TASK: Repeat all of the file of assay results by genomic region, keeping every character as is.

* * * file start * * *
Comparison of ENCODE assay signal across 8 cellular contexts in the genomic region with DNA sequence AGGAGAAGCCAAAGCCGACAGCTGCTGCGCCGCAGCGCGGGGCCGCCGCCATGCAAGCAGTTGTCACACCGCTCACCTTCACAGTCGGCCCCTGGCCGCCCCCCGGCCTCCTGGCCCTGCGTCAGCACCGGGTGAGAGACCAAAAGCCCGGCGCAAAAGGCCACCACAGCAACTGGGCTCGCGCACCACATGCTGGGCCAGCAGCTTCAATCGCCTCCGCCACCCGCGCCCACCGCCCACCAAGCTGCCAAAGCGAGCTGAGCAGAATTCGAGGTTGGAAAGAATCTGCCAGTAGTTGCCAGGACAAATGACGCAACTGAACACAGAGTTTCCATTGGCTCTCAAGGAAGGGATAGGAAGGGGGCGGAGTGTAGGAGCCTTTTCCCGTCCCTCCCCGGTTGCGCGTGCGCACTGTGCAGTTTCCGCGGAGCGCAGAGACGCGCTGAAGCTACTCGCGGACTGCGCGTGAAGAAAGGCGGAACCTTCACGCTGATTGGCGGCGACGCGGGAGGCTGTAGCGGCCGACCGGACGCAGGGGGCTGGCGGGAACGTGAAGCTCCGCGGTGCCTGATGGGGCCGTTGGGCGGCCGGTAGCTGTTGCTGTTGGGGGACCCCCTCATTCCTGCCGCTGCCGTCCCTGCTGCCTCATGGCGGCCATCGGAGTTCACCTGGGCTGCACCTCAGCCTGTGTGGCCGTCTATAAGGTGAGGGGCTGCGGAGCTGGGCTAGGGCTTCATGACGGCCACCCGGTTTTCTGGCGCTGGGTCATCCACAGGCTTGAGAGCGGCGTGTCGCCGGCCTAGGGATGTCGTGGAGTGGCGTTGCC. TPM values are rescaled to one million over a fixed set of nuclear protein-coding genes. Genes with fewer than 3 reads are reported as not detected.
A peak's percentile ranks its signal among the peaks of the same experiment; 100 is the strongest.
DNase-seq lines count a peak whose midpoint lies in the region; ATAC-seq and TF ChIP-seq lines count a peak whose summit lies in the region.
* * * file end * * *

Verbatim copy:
Comparison of ENCODE assay signal across 8 cellular contexts in the genomic region with DNA sequence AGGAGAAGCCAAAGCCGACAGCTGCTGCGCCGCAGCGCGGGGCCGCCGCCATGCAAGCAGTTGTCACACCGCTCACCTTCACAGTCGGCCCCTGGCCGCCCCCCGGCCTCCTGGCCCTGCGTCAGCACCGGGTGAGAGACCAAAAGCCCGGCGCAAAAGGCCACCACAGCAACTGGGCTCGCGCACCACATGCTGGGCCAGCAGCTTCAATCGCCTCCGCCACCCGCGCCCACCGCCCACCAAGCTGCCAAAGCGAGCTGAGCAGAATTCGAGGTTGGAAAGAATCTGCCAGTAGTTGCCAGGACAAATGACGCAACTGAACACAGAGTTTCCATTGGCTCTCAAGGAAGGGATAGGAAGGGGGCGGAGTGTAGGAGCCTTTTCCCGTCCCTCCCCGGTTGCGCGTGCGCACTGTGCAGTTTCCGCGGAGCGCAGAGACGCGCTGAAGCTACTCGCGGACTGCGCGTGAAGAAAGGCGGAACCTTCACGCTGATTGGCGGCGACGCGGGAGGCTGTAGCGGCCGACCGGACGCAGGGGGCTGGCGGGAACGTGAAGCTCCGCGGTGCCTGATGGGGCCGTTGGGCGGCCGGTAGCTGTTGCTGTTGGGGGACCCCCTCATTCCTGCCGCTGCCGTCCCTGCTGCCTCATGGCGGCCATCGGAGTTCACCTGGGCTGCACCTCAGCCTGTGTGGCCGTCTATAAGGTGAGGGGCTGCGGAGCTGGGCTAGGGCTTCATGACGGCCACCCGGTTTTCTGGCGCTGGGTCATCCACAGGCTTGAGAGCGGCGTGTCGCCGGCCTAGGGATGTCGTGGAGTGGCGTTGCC. TPM values are rescaled to one million over a fixed set of nuclear protein-coding genes. Genes with fewer than 3 reads are reported as not detected.
A peak's percentile ranks its signal among the peaks of the same experiment; 100 is the strongest.
DNase-seq lines count a peak whose midpoint lies in the region; ATAC-seq and TF ChIP-seq lines count a peak whose summit lies in the region.